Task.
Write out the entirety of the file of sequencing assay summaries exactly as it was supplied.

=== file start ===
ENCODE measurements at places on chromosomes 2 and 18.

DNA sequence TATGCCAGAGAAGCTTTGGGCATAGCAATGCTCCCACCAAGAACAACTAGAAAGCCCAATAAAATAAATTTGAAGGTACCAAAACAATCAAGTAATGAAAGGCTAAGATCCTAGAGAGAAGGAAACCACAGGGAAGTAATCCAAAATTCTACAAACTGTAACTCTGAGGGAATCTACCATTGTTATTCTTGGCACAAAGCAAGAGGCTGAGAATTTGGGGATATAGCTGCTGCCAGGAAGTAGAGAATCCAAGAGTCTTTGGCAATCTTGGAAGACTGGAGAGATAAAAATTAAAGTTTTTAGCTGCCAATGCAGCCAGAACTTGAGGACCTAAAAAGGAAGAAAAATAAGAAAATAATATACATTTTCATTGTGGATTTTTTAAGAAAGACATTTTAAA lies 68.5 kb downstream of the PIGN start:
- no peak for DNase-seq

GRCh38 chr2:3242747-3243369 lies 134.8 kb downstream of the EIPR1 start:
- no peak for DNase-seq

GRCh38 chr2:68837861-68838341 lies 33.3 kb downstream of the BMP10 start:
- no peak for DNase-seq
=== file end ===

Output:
ENCODE measurements at places on chromosomes 2 and 18.

DNA sequence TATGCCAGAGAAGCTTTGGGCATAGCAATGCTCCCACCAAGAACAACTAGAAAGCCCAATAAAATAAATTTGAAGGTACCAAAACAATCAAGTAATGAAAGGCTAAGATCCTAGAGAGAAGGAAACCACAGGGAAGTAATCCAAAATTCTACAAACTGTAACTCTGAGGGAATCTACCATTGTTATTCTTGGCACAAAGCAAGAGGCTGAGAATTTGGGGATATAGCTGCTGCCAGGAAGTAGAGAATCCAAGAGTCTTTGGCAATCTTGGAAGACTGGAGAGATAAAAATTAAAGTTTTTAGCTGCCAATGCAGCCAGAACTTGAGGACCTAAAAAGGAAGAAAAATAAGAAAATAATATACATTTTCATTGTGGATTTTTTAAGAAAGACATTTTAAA lies 68.5 kb downstream of the PIGN start:
- no peak for DNase-seq

GRCh38 chr2:3242747-3243369 lies 134.8 kb downstream of the EIPR1 start:
- no peak for DNase-seq

GRCh38 chr2:68837861-68838341 lies 33.3 kb downstream of the BMP10 start:
- no peak for DNase-seq